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**JaneFairfax****Member**- Registered: 2007-02-23
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**Ricky****Moderator**- Registered: 2005-12-04
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This theorem, which I have always heard as the "freshman calculus theorem", says that:

This property has important implications in Field theory and Galois theory.

"In the real world, this would be a problem. But in mathematics, we can just define a place where this problem doesn't exist. So we'll go ahead and do that now..."

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**JaneFairfax****Member**- Registered: 2007-02-23
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Its a neat result.

By the way, the definition requires the characteristic of the ring

to be prime. What if the characteristic is a non-prime positive integer? will still be a homomorphism, wont it?Offline

**Ricky****Moderator**- Registered: 2005-12-04
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This theorem as I mentioned previously is mostly used in field and Galois theory (in my experience). As such, we are always talking about integral domains and with any integral domain, the characteristic is always prime or 0 (i.e. infinite).

Characteristic also makes sense for rings with zero-divisors, so that's a good question to ask Jane. The proof of the theorem involves use of the binomial theorem along with the fact that if d is not 0 or p, then p divides p choose d. This simplifies the expression the binomial theorem provides considerably, leading directly to the conclusion. This fact does not hold if p is not prime, which would lead one to believe that the theorem doesn't hold in cases where p is not prime. The following counter-example justifies that thought:

In the integers modulo 4, (1+1)^4 = 2^4 = 16 = 0 (mod 4). However, 1^4 + 1^4 = 1 + 1 = 2.

While this counter example shows that there are rings of non-prime characteristic where the theorem does not hold, is this true for all rings with non-prime characteristic? This I'm not sure of, but I believe you can find a proof based off the fact that any such ring must have zero divisors. In particular, if the characteristic of the ring is n = pq, then (p*1)(q*1) = (pq)*1 = n*1 = 0, and since p, q < n we have that p*1 and q*1 must both be nonzero.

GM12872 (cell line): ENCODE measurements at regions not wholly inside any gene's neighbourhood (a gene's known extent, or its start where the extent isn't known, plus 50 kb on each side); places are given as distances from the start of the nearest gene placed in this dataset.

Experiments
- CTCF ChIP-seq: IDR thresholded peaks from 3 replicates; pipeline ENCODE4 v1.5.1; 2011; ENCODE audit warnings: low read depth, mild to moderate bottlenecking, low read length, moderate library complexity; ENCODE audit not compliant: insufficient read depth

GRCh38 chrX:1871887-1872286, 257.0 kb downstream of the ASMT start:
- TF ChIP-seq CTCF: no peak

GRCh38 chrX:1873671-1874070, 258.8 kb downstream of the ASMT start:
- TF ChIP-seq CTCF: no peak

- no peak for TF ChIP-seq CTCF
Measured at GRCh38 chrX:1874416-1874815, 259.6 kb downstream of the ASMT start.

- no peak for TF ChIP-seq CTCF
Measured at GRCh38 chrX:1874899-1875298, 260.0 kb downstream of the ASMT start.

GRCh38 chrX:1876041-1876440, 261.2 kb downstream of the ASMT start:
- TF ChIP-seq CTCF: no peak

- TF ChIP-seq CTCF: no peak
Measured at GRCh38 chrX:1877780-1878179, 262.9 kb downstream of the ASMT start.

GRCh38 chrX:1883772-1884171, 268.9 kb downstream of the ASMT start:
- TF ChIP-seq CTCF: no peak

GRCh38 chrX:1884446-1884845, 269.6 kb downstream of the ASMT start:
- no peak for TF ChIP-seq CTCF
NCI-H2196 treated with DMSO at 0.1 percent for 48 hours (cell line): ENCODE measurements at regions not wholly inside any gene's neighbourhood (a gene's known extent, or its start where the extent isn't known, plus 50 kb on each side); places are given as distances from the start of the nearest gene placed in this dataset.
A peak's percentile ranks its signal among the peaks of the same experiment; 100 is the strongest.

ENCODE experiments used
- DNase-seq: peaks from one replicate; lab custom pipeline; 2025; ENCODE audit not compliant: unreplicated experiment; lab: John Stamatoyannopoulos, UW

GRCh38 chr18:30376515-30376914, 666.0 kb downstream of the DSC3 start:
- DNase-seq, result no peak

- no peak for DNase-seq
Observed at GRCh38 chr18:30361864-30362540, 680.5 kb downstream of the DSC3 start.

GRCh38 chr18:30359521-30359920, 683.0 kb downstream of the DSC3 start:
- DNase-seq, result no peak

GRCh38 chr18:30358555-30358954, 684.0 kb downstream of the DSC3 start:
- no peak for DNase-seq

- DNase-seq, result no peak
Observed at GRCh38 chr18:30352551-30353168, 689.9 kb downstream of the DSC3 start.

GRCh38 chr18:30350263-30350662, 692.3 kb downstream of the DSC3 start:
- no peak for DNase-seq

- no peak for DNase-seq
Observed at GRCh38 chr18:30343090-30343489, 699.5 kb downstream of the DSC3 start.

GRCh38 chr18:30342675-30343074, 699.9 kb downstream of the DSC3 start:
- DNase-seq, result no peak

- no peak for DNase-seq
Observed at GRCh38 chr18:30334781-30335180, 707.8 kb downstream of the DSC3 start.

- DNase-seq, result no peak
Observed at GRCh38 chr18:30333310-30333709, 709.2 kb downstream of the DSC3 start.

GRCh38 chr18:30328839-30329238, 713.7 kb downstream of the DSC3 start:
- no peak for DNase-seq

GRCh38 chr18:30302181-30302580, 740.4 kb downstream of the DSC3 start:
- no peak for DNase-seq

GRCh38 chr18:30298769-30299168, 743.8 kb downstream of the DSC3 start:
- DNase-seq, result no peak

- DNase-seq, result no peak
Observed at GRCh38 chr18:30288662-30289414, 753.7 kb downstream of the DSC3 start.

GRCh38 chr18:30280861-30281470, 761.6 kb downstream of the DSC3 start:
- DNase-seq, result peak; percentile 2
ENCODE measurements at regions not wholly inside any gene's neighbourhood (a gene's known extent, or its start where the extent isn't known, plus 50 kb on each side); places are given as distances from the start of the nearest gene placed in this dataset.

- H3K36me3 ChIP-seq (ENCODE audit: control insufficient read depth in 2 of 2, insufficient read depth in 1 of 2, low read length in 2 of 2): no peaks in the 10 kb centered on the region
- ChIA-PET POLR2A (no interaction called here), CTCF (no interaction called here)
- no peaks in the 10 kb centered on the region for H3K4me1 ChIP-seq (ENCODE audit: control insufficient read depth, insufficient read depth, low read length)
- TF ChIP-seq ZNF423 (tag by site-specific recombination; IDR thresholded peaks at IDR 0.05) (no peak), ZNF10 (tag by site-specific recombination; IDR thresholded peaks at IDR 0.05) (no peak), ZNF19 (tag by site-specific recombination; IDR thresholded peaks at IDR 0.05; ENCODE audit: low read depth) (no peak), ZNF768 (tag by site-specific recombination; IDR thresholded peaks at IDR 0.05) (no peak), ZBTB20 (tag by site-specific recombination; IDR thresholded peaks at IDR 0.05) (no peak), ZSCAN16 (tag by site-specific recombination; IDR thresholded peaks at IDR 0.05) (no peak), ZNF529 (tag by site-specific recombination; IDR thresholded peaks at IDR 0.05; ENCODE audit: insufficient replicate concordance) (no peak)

*Last edited by Ricky (2009-01-03 09:54:37)*

"In the real world, this would be a problem. But in mathematics, we can just define a place where this problem doesn't exist. So we'll go ahead and do that now..."

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**JaneFairfax****Member**- Registered: 2007-02-23
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I see. Thanks for the explanation.

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**Ricky****Moderator**- Registered: 2005-12-04
- Posts: 3,791

I would like someone to check my work if possible, but here's what I have so far.

Let n = pq, p and q not necessarily primes. The following are necessary conditions for the Frobenius map to be a homomorphism:

These are all found by expanding (1+1)^n, (p*1 +1)^n, and (q*1+1)^n by the binomial theorem. What I find rather interesting is that (p*1 + q*1)^n = (p*1)^n + (q*1)^n, again found by expanding the binomial theorem.

"In the real world, this would be a problem. But in mathematics, we can just define a place where this problem doesn't exist. So we'll go ahead and do that now..."

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